History in Structure

This site is entirely user-supported. See how you can help.

North Church, Golfdrum Street, Dunfermline

A Category C Listed Building in Dunfermline, Fife

We don't have any photos of this building yet. Why don't you be the first to send us one?

Upload Photo »

Approximate Location Map
Large Map »


Latitude: 56.0752 / 56°4'30"N

Longitude: -3.4688 / 3°28'7"W

OS Eastings: 308668

OS Northings: 687908

OS Grid: NT086879

Mapcode National: GBR 1Y.P6MZ

Mapcode Global: WH5QR.PKCH

Plus Code: 9C8R3GGJ+3F

Entry Name: North Church, Golfdrum Street, Dunfermline

Listing Name: Golfdrum Street, North Parish Church (Church of Scotland)

Listing Date: 9 October 1998

Category: C

Source: Historic Scotland

Source ID: 392795

Historic Scotland Designation Reference: LB45779

Building Class: Cultural

Location: Dunfermline

County: Fife

Town: Dunfermline

Electoral Ward: Dunfermline North

Traditional County: Fife

Find accommodation in


1840; vestry and hall added to N in 1886 and extended to W in later 20th century. Symmetrical rectangular-plan Church of Scotland church with simple Gothic detailing; central belfry with spire to principal (S) elevation. Coursed stugged sandstone with lightly droved ashlar dressings and polished ashlar principal (S) elevation. Base course and moulded cornice to principal (S) elevation. Architraved surrounds with chamfered reveals and droved outer long and short surrounds to openings on E and W elevations; moulded and splayed reveals to those to S. Round-arched openings except to lower level of E and W elevations. Coped gables.

S (PRINCIPAL) ELEVATION: entrance to centre of slightly projecting 3-bay centrepiece; hood-mould continued as band course across projecting section; replacement 2-leaf boarded timber door and stained glass fanlight. Window above and larger flanking windows, all hood-moulded. Gable shouldered above outer edges of centrepiece; ogee-shaped cap with finial to either side. Timber clock-face to base of belfry overlapping apex of gable; moulded bracket below; square-plan belfry above, each side gableted above round-arched opening with louvred vent; small octagonal ashlar spire.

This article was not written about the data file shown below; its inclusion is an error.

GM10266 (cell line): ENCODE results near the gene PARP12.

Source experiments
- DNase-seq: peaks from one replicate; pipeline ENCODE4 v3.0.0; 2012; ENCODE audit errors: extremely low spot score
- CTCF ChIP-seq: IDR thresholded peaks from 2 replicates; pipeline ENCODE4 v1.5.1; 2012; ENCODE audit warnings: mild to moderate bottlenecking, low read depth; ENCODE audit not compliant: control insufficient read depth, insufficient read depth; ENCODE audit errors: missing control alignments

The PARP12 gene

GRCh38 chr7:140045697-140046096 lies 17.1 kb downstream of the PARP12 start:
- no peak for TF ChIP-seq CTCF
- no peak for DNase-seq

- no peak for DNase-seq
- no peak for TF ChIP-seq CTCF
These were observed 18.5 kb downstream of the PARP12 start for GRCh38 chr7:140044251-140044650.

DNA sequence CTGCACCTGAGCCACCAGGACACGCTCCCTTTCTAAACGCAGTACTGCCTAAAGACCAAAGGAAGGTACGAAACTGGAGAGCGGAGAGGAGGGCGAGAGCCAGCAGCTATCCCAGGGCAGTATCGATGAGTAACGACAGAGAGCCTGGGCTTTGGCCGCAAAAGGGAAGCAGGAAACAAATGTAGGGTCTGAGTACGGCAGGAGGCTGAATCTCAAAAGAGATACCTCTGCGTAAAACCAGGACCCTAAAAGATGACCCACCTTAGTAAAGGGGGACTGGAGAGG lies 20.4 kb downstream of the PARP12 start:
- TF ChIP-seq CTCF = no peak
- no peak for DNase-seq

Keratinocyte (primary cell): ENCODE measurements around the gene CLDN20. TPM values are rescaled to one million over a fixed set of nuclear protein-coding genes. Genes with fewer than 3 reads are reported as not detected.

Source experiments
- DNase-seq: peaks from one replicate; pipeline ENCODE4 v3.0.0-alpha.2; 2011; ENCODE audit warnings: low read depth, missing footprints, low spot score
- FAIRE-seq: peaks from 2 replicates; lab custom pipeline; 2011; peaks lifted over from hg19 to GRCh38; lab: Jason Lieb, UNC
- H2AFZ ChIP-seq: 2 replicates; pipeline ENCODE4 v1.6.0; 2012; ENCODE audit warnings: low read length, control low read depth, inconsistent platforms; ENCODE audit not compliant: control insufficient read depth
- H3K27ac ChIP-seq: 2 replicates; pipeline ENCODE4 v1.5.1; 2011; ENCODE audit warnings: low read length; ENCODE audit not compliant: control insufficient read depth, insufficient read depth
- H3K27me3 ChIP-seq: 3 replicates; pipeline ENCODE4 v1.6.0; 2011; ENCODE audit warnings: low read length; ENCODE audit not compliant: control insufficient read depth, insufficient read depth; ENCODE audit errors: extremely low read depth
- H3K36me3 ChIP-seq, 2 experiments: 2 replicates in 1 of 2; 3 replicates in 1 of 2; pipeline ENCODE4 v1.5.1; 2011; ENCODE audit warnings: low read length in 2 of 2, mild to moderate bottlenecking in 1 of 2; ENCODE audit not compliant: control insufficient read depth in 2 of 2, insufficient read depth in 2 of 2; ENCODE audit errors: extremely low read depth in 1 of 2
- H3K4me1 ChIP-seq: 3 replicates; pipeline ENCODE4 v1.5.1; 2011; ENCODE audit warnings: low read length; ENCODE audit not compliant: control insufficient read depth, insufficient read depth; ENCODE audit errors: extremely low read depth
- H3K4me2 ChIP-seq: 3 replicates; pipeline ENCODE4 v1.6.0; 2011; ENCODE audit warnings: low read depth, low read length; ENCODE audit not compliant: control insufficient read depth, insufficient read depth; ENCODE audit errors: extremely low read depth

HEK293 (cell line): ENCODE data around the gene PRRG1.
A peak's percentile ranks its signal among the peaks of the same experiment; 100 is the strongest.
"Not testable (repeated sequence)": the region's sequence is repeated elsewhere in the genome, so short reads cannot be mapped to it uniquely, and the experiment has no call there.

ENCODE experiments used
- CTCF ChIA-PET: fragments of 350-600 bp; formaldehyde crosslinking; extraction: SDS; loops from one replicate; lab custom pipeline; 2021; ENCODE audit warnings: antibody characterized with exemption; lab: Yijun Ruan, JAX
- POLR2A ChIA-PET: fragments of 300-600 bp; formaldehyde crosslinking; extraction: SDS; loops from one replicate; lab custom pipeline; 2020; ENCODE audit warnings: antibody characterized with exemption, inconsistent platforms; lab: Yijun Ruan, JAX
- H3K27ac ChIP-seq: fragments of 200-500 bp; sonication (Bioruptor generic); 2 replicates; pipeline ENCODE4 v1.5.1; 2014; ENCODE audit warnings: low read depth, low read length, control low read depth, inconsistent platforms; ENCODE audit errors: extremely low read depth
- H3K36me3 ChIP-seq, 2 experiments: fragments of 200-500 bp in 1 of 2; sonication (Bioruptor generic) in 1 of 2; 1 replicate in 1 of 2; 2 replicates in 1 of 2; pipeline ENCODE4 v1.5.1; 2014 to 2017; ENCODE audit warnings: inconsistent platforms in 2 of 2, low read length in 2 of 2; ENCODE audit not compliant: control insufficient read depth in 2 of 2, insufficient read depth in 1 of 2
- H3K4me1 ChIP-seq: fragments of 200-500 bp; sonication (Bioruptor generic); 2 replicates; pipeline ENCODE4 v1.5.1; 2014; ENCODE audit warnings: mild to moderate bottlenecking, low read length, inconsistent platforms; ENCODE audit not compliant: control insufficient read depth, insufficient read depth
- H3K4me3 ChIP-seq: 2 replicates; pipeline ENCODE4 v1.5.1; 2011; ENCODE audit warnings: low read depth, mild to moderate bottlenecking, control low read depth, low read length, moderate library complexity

E AND W ELEVATIONS: 5 bays. Entrance with hood-mould to S bay on either side; each with panelled timber door with timber panel above. Entranceway to later vestry/hall overlaps slightly to N bay.

N ELEVATION: adjoins later single-storey coursed stone vestry/hall. Pair of windows set back to original building behind.

Multi-pane fixed-frame timber border-glazed windows with coloured border and 'Y-traceried' apex to principal (S) elevation; original border glazing appears to remain to partly boarded windows of N elevation; replacement aluminium frames elsewhere. Grey slate roof. Moulded gablehead stack with band course to N elevation.

INTERIOR: long semi-octagonal gallery supported on fluted cast-iron columns with foliate capitals; boarded timber pews attached upstairs. Entrance vestibule with plaster rib-vaulted canopy at centre; flanking stone staircases with cast iron balustrades and timber handrails; 4-panel timber doors. Organ by Walcker of Ludwigsburg, 1903, donated by Andrew Carnegie; contemporary attached pulpit. Clock with original gravity escapement mechanism by Alexander MacKenzie of Glasgow, machinist, 1858.

Statement of Interest

A largely intact church in the Georgian tradition, particularly important for its townscape value (prominent S elevation and belfry). It retains its galleried interior, a large organ gifted by Andrew Carnegie and an unusual mid-19th century clock mechanism. This appears to be based on the double 3-legged gravity escapement mechanism pioneered by Lord Grimthorpe for use in Big Ben a year later. North Parish Church was built as a Church Extension Scheme chapel of ease funded by Government endowment. As such there was fierce local opposition to its construction by a substantial local dissenting population, protesters breaking down the doors of the chapel where a meeting was being held about it in January 1839.

Recommended Books

Other nearby listed buildings

BritishListedBuildings.co.uk is an independent online resource and is not associated with any government department. All government data published here is used under licence. Please do not contact BritishListedBuildings.co.uk for any queries related to any individual listed building, planning permission related to listed buildings or the listing process itself.

British Listed Buildings is a Good Stuff website.